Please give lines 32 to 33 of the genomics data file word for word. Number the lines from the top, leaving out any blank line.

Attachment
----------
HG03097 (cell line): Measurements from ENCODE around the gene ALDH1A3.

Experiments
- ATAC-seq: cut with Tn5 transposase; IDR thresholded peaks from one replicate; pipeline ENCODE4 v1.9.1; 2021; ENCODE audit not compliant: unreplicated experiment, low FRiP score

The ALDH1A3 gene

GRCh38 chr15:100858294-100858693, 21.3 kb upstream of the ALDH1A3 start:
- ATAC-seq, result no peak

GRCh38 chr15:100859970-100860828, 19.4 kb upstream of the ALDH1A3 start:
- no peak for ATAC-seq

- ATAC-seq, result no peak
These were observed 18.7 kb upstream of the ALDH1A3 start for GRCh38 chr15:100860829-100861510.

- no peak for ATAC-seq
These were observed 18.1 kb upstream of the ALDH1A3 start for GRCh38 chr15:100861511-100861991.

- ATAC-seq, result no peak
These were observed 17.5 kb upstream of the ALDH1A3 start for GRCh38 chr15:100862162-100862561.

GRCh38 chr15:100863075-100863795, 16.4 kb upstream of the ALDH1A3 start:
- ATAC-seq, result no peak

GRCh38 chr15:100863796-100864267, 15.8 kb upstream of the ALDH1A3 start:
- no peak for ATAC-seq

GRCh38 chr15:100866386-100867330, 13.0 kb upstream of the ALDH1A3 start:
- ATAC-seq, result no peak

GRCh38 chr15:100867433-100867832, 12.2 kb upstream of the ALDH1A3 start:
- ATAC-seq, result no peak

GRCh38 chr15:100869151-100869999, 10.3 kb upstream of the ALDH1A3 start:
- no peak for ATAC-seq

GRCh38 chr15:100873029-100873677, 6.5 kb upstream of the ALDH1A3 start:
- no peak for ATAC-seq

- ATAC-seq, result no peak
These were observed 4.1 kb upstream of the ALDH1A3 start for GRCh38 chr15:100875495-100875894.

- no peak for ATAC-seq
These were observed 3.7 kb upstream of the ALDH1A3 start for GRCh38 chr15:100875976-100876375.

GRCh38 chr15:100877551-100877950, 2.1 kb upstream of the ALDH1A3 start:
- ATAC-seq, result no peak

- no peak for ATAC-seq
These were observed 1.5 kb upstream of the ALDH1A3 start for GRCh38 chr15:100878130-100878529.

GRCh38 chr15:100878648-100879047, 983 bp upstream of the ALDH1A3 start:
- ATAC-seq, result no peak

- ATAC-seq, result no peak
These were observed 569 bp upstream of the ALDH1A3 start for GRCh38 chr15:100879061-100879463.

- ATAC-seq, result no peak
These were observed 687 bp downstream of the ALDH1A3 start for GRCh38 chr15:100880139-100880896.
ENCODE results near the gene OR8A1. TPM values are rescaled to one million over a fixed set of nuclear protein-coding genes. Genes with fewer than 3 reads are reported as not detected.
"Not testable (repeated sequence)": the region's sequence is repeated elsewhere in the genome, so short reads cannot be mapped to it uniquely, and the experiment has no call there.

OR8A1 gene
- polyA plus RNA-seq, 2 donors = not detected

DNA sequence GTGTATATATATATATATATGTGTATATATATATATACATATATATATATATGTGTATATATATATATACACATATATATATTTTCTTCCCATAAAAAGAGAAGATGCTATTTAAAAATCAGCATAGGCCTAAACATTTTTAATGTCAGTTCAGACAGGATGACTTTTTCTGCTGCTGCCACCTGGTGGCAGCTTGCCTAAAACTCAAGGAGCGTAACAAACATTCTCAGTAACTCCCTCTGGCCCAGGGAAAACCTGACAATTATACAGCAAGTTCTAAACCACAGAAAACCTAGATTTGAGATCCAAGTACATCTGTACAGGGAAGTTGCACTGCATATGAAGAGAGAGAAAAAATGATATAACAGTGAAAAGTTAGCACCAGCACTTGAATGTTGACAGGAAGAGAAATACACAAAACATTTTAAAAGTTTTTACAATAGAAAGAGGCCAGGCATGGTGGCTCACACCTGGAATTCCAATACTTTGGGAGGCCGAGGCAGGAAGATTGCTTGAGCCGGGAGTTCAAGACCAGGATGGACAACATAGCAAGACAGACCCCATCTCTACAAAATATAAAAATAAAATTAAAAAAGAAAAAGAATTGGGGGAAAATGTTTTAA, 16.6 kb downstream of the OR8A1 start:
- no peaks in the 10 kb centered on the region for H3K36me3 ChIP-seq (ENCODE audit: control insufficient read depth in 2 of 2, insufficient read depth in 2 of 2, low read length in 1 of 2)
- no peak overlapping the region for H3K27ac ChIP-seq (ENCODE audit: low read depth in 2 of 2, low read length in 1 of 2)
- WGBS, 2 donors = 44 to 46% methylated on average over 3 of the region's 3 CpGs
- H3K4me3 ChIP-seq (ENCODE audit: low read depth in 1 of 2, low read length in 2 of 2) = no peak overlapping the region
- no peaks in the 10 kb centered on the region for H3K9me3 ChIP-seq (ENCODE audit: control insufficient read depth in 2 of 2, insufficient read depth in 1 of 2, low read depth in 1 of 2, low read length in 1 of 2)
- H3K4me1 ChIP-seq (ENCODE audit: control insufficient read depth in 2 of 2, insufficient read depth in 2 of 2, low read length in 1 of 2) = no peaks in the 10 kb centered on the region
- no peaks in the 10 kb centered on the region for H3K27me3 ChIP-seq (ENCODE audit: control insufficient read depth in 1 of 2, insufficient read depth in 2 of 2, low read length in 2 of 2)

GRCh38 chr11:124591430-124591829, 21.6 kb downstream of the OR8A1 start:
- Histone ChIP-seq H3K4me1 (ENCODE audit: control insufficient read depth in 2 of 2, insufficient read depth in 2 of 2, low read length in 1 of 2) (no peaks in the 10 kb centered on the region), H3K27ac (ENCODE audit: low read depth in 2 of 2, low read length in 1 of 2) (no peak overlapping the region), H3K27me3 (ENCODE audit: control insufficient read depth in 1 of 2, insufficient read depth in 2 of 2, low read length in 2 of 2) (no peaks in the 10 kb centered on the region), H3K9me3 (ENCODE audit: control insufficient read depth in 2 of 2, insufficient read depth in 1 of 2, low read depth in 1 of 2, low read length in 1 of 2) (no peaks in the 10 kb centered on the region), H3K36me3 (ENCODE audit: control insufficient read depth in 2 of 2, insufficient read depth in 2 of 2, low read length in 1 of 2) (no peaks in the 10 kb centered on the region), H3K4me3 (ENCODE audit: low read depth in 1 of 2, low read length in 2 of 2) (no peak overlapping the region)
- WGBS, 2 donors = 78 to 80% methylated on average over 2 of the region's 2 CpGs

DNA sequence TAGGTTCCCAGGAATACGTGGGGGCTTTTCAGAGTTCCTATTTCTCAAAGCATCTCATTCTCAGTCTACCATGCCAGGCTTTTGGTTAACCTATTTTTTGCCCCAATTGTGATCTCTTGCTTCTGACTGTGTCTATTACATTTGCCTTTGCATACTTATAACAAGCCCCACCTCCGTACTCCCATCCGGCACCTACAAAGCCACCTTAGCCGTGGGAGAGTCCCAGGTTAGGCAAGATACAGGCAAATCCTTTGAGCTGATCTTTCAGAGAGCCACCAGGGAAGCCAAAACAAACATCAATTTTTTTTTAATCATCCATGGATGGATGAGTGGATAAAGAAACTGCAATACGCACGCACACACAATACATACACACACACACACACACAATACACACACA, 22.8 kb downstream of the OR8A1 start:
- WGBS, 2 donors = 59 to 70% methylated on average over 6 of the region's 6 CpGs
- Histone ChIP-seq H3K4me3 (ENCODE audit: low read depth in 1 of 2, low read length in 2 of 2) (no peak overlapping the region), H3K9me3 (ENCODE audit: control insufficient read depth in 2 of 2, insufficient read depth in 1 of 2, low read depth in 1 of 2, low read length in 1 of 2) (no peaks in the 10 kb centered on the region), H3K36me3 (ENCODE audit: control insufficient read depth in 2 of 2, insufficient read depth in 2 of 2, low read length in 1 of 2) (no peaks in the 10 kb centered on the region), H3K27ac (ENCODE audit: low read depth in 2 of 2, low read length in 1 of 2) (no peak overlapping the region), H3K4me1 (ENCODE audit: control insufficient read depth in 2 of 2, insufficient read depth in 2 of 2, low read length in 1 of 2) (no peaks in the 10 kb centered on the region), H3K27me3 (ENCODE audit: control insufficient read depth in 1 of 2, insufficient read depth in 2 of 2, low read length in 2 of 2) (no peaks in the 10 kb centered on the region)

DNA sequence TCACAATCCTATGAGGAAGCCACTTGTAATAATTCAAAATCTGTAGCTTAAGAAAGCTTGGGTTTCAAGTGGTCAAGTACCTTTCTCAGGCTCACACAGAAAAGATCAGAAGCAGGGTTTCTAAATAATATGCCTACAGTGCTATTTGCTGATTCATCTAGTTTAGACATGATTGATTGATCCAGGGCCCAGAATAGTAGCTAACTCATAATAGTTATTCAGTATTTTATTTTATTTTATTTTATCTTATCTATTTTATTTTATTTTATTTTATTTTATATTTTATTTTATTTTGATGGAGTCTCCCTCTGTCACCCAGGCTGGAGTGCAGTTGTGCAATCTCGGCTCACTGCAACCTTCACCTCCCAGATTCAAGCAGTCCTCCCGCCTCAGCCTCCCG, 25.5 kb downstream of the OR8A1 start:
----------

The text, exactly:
- ATAC-seq, result no peak

- no peak for ATAC-seq